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Photo: John Paraskevas/Newsday RM/Getty Images

In cities and states with sharp spikes in novel coronavirus cases, officials are restricting testing to health care workers and those who have been hospitalized — signaling a new phase in the pandemic response, The Washington Post reports.

Why it matters: The advisory shows the spread of COVID-19 is overwhelming parts of the American health care system, the Post writes. The U.S. isn't familiar with making trade-offs between the "individual and societal good," given its wealth and advanced health care system.

  • While, a test result may be reassuring for some individuals with mild symptoms, the resources used to perform the test could be redirected to possibly save another life.

What they're saying: The new messaging indicates that more people can get tested, but those with mild symptoms should avoid doing so and practice social distancing.

  • The other side: Health experts' warnings come as the Trump administration announces millions of test kits and drive-through sites are becoming more widely available.

The state of play: Cases of COVID-19 are spiking in California, New York, Washington state and other U.S. communities. Health officials are focused on conserving masks, ventilators and hospital beds.

  • Los Angeles County health officials recommended on Thursday that physicians avoid testing patients as a containment strategy. They instead suggested patients should be tested only if a positive result could change their treatment plan.
    • The department “is shifting from a strategy of case containment to slowing disease transmission and averting excess morbidity and mortality,” the Post writes citing a letter from LA County health officials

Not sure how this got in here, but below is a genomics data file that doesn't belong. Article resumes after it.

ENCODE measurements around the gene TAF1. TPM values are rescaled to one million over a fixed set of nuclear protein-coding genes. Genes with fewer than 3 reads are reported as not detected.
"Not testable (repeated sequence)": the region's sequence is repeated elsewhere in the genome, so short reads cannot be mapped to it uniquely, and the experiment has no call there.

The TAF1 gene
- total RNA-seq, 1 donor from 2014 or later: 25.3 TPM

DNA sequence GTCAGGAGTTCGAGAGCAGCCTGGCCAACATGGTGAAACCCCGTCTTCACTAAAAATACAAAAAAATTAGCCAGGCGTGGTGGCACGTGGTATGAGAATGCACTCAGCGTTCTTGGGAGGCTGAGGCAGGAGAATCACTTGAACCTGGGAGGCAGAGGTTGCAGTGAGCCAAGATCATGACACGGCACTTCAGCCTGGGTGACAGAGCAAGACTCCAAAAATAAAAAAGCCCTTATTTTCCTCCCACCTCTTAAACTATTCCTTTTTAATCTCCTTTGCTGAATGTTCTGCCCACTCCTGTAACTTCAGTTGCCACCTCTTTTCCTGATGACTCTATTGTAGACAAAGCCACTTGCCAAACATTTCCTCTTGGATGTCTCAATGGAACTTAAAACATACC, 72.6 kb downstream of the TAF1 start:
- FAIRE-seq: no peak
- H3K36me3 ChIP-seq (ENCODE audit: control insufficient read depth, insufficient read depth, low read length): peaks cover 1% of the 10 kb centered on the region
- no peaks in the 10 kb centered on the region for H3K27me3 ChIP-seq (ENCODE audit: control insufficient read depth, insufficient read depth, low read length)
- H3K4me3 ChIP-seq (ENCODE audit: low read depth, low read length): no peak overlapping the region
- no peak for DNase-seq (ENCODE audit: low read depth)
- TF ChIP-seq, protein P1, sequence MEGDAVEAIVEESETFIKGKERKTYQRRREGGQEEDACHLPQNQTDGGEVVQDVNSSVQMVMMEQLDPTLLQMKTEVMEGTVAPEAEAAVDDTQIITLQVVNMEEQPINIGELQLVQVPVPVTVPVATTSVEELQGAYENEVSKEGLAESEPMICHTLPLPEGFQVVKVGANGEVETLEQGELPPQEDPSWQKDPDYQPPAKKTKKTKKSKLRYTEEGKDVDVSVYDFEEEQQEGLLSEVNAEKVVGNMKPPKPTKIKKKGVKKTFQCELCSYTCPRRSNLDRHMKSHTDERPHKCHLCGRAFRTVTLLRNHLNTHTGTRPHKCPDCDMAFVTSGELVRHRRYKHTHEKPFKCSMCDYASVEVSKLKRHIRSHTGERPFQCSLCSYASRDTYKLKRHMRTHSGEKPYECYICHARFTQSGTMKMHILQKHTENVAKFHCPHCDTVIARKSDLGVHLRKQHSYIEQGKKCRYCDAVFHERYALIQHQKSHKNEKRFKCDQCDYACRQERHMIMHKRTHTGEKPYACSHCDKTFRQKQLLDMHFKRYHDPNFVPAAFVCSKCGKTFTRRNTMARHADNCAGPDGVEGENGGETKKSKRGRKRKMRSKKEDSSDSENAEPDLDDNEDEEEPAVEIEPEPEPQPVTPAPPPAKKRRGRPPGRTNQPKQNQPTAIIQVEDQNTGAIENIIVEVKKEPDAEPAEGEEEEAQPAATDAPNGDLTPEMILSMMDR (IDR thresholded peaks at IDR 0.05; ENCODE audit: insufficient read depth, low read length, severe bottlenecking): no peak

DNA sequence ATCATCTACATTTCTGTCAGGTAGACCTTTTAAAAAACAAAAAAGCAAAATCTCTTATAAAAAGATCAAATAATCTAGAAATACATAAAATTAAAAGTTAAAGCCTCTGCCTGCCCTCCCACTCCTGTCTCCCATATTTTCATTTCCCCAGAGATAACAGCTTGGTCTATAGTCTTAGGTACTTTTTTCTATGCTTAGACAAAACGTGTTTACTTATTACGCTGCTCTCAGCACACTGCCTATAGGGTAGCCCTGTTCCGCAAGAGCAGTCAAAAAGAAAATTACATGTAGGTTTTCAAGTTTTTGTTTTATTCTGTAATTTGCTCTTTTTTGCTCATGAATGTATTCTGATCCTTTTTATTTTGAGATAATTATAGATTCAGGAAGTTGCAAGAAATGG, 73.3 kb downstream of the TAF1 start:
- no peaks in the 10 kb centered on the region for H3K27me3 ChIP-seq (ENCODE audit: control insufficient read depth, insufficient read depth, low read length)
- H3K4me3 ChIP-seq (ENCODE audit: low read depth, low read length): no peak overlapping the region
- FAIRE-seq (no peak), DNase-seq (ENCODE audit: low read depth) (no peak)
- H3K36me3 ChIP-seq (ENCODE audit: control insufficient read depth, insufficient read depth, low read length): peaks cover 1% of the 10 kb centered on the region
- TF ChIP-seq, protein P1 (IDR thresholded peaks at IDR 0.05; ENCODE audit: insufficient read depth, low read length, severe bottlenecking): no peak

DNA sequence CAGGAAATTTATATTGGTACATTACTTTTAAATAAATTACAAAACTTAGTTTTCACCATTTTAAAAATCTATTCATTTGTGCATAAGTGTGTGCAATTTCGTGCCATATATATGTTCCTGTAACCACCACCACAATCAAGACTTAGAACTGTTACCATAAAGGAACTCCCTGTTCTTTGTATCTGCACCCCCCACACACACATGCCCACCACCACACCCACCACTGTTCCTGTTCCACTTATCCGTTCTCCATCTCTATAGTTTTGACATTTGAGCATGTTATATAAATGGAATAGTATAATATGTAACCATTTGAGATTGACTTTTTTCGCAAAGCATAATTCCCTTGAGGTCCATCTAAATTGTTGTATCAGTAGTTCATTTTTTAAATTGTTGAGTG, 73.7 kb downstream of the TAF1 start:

• Sacramento officials have ordered residents to stay home except for essential activities.
  • Washington state medical workers have resorted to using makeshift protective gear from Home Depot and craft stores. Officials are limiting testing to health care workers, individuals with severe symptoms and those at a high risk.

The bottom line: "As the flu season recedes, people with cough and fever will increasingly just have to presume they have covid19," the Post writes.

Go deeper:

Go deeper

Dan Primack, author of Pro Rata
19 mins ago - Economy & Business

Ripple CEO calls for clearer crypto regulations following SEC lawsuit

Illustration: Sarah Grillo/Axios

Ripple CEO Brad Garlinghouse tells "Axios on HBO" that if his company loses a lawsuit brought by the SEC, it would put the U.S. cryptocurrency industry at a competitive disadvantage.

Why it matters: Garlinghouse's comments may seem self-serving, but his call for clearer crypto rules is consistent with longstanding entreaties from other industry players.

Republican Sen. Roy Blunt will not seek re-election in 2022

Photo: Alex Wong/Getty Images

Sen. Roy Blunt (R-Mo.), widely seen as a member of the Republican establishment in Congress, will not run for re-election in 2022, he announced on Twitter Monday.

Why it matters: The 71-year-old senator is the No. 4-ranking Republican in the Senate, and the fifth GOP senator to announce he will not run for re-election in 2022 as the party faces questions about its post-Trump future.

1 hour ago - Health

Popular independent COVID tracker officially ends daily updates

Illustration: Sarah Grillo/Axios

The COVID Tracking Project, a volunteer group of data analysts, researchers, and journalists brought together by The Atlantic, published its final daily update on Monday — the one-year anniversary of its founding.

Why it matters: The project quickly became a vital resource for news media, academic researchers, and everyday Americans to track COVID-19 cases, hospitalizations, and deaths in the absence of reliable and public data from the federal government.